Colorado Economic Recovery and Accountability

Fairmount Fire District

Fairmount Fire District

Fairmount Fire

The Recovery Act “has been great. It has already helped the community immensely.”

The American Recovery and Reinvestment Act is helping the Fairmount Fire Protection District fix a persistent problem in its ability to quickly respond to emergency calls. The fire department covers a 24-square-mile area in Wheat Ridge, Golden and unincorporated Jefferson County. The department handles about 700 emergency calls a year with 23 paid staff (including 21 firefighters) and 65 volunteers.

A train track runs along the south side of the fire department’s coverage area. Fifty-two times a week, trains come through the area – often blocking the roads to traffic and fire trucks, according to Chief Don Angell. So the department began planning to build a third fire station on the other side of the train tracks. In 2008, they purchased a 7,500-square-foot RV-servicing facility in Wheat Ridge near the intersection of I-70 and US 58 that had bays large enough to handle fire trucks. But the building requires significant renovation to become a working fire station.

In 2009, as the fire department began planning the renovation, officials learned of a capital grant funded by the Recovery Act and administered by the Federal Emergency Management Agency (FEMA). The department applied for a $132,000 grant to help cover the renovation and equipment cost of the new station. The application was very attractive because the project was “shovel-ready” – which was an important component for the winning grants. In October 2009, FEMA announced awards for fire departments across the country and the Fairmount Fire Protection District was one of two winners in Colorado. The other winner is Pueblo Fire Department, which won $1.5 million for a new station.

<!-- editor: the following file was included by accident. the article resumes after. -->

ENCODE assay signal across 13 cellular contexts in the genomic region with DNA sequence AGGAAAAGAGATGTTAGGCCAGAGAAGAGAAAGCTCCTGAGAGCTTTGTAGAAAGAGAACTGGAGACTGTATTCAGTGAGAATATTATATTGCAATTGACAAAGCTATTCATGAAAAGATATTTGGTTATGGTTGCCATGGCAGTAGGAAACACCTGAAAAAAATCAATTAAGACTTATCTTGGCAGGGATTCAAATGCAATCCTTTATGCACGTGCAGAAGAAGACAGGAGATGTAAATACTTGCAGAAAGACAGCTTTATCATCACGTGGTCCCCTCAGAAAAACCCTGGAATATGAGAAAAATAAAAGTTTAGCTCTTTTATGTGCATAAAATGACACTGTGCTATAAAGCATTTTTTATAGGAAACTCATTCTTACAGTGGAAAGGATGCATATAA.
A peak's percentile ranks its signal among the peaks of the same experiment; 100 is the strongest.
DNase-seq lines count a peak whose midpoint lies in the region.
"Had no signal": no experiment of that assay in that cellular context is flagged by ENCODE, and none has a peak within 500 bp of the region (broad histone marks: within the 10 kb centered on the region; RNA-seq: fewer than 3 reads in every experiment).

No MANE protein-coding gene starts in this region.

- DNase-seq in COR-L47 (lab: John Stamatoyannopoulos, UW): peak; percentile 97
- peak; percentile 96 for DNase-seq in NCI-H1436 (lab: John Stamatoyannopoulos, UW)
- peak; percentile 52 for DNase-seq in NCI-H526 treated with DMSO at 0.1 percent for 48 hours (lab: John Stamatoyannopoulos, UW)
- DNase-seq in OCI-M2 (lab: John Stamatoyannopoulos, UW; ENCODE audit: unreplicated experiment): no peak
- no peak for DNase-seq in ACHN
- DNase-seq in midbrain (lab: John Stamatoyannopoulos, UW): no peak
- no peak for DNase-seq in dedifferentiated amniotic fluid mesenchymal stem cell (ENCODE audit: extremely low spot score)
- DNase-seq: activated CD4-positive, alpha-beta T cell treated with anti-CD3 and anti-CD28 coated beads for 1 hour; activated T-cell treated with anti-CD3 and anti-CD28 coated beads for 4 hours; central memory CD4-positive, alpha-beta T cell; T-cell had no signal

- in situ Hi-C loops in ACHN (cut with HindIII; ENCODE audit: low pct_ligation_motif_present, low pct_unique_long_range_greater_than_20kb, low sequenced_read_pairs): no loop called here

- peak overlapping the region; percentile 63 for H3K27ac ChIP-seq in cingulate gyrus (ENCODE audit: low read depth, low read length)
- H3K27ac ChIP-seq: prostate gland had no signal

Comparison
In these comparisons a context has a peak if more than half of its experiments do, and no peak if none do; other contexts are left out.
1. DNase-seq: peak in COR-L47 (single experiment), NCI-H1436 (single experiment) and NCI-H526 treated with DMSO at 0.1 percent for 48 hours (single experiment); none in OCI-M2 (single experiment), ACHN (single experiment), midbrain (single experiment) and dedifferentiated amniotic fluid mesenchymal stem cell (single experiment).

Fairmount Fire is putting up $112,000 in matching funds to complete the renovation of the new station. The district paid $1 million for the property and is using its volunteers to do the construction work. When the renovation is complete by the fall of 2010, the total cost of the new station will be about $1.3 million – a very inexpensive project compared to others. The new building will have four separate bedrooms, a full kitchen and offices and also will use a geothermal heating and cooling system to reduce energy costs and usage.


Most importantly, the new station will allow the district to reduce response times to emergency calls. “We will lower our response times total in the district from 5 to 5.5 minutes down to 4 minutes and we won’t be stopped by the trains,” Chief Angell said.

The Recovery Act “has been great. It came at an excellent time for our organization,” Chief Angell said. “It has already helped the community immensely.”



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